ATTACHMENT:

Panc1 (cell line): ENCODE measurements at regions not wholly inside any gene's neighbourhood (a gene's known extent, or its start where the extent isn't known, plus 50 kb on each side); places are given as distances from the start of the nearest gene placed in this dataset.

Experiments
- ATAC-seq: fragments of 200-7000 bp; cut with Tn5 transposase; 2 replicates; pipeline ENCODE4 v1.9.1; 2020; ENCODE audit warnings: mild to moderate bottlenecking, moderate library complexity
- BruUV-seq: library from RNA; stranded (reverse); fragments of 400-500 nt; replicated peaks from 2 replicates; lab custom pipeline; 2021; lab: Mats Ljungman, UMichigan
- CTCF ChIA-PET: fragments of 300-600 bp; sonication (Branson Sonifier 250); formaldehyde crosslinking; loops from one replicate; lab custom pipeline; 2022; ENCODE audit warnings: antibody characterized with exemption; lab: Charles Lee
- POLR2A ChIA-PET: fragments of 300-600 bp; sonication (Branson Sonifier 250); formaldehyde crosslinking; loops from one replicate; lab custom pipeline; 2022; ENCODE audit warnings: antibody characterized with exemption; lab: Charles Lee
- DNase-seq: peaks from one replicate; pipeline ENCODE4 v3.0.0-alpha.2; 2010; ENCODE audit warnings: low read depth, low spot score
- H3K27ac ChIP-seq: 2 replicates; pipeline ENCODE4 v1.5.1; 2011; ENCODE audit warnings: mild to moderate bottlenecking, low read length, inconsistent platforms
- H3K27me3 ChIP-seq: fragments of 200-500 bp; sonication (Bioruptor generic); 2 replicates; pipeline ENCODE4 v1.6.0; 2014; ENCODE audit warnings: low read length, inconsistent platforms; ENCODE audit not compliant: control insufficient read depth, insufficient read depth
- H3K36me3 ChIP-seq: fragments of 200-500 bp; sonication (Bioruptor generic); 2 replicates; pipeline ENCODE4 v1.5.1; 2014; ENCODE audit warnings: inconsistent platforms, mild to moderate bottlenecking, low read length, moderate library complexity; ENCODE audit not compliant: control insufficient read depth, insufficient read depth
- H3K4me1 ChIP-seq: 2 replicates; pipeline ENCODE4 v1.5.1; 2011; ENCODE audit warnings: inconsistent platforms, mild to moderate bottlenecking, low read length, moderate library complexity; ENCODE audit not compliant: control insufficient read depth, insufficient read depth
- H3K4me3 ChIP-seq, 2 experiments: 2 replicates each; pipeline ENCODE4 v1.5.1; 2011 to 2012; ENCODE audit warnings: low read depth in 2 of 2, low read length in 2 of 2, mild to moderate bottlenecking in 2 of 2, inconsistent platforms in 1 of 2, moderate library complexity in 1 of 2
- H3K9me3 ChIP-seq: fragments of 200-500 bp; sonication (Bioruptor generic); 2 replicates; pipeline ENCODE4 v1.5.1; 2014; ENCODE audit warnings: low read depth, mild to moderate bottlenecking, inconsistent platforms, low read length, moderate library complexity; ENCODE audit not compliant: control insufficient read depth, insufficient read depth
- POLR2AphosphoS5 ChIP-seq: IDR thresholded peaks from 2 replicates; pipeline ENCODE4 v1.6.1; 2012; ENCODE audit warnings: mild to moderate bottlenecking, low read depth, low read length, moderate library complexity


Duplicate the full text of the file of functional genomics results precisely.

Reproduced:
Panc1 (cell line): ENCODE measurements at regions not wholly inside any gene's neighbourhood (a gene's known extent, or its start where the extent isn't known, plus 50 kb on each side); places are given as distances from the start of the nearest gene placed in this dataset.

Experiments
- ATAC-seq: fragments of 200-7000 bp; cut with Tn5 transposase; 2 replicates; pipeline ENCODE4 v1.9.1; 2020; ENCODE audit warnings: mild to moderate bottlenecking, moderate library complexity
- BruUV-seq: library from RNA; stranded (reverse); fragments of 400-500 nt; replicated peaks from 2 replicates; lab custom pipeline; 2021; lab: Mats Ljungman, UMichigan
- CTCF ChIA-PET: fragments of 300-600 bp; sonication (Branson Sonifier 250); formaldehyde crosslinking; loops from one replicate; lab custom pipeline; 2022; ENCODE audit warnings: antibody characterized with exemption; lab: Charles Lee
- POLR2A ChIA-PET: fragments of 300-600 bp; sonication (Branson Sonifier 250); formaldehyde crosslinking; loops from one replicate; lab custom pipeline; 2022; ENCODE audit warnings: antibody characterized with exemption; lab: Charles Lee
- DNase-seq: peaks from one replicate; pipeline ENCODE4 v3.0.0-alpha.2; 2010; ENCODE audit warnings: low read depth, low spot score
- H3K27ac ChIP-seq: 2 replicates; pipeline ENCODE4 v1.5.1; 2011; ENCODE audit warnings: mild to moderate bottlenecking, low read length, inconsistent platforms
- H3K27me3 ChIP-seq: fragments of 200-500 bp; sonication (Bioruptor generic); 2 replicates; pipeline ENCODE4 v1.6.0; 2014; ENCODE audit warnings: low read length, inconsistent platforms; ENCODE audit not compliant: control insufficient read depth, insufficient read depth
- H3K36me3 ChIP-seq: fragments of 200-500 bp; sonication (Bioruptor generic); 2 replicates; pipeline ENCODE4 v1.5.1; 2014; ENCODE audit warnings: inconsistent platforms, mild to moderate bottlenecking, low read length, moderate library complexity; ENCODE audit not compliant: control insufficient read depth, insufficient read depth
- H3K4me1 ChIP-seq: 2 replicates; pipeline ENCODE4 v1.5.1; 2011; ENCODE audit warnings: inconsistent platforms, mild to moderate bottlenecking, low read length, moderate library complexity; ENCODE audit not compliant: control insufficient read depth, insufficient read depth
- H3K4me3 ChIP-seq, 2 experiments: 2 replicates each; pipeline ENCODE4 v1.5.1; 2011 to 2012; ENCODE audit warnings: low read depth in 2 of 2, low read length in 2 of 2, mild to moderate bottlenecking in 2 of 2, inconsistent platforms in 1 of 2, moderate library complexity in 1 of 2
- H3K9me3 ChIP-seq: fragments of 200-500 bp; sonication (Bioruptor generic); 2 replicates; pipeline ENCODE4 v1.5.1; 2014; ENCODE audit warnings: low read depth, mild to moderate bottlenecking, inconsistent platforms, low read length, moderate library complexity; ENCODE audit not compliant: control insufficient read depth, insufficient read depth
- POLR2AphosphoS5 ChIP-seq: IDR thresholded peaks from 2 replicates; pipeline ENCODE4 v1.6.1; 2012; ENCODE audit warnings: mild to moderate bottlenecking, low read depth, low read length, moderate library complexity